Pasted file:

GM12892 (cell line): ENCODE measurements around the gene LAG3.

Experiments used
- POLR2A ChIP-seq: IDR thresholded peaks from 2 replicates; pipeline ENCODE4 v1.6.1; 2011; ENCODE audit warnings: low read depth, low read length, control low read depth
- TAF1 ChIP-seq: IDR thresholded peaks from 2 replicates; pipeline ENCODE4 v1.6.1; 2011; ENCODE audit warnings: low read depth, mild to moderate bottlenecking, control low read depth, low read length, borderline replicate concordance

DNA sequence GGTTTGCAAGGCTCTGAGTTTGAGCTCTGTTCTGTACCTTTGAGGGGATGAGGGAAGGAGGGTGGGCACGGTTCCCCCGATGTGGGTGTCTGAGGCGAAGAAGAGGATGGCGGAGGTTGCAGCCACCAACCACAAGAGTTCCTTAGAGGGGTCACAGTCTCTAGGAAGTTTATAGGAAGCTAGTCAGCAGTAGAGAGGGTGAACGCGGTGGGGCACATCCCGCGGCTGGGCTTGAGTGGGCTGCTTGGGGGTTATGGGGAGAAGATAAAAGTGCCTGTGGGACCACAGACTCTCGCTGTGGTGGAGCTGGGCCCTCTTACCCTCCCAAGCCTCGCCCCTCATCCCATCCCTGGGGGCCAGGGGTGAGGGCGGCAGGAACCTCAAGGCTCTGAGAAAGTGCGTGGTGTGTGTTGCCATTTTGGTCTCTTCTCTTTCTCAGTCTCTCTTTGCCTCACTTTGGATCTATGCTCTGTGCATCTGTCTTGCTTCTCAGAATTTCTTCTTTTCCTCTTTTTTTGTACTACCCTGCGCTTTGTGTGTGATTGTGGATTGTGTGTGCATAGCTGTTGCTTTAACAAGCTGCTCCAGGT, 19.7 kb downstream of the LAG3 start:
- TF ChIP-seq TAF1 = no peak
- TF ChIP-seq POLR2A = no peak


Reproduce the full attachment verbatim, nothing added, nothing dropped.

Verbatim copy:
GM12892 (cell line): ENCODE measurements around the gene LAG3.

Experiments used
- POLR2A ChIP-seq: IDR thresholded peaks from 2 replicates; pipeline ENCODE4 v1.6.1; 2011; ENCODE audit warnings: low read depth, low read length, control low read depth
- TAF1 ChIP-seq: IDR thresholded peaks from 2 replicates; pipeline ENCODE4 v1.6.1; 2011; ENCODE audit warnings: low read depth, mild to moderate bottlenecking, control low read depth, low read length, borderline replicate concordance

DNA sequence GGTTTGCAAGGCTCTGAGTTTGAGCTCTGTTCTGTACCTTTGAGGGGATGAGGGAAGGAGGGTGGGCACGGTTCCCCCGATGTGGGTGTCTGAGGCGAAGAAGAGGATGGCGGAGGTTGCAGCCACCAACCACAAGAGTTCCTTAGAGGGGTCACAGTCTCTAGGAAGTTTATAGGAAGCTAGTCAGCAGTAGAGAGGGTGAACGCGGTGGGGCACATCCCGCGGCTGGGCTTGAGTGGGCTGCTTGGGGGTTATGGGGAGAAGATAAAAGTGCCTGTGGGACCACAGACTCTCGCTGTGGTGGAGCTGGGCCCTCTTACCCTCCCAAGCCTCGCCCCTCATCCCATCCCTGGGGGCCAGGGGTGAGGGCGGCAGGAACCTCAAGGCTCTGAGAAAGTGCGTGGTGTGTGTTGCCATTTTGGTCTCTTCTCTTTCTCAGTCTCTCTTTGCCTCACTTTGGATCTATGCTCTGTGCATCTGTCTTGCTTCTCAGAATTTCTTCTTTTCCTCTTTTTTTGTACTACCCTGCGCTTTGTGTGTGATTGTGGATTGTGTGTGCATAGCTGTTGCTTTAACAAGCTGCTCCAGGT, 19.7 kb downstream of the LAG3 start:
- TF ChIP-seq TAF1 = no peak
- TF ChIP-seq POLR2A = no peak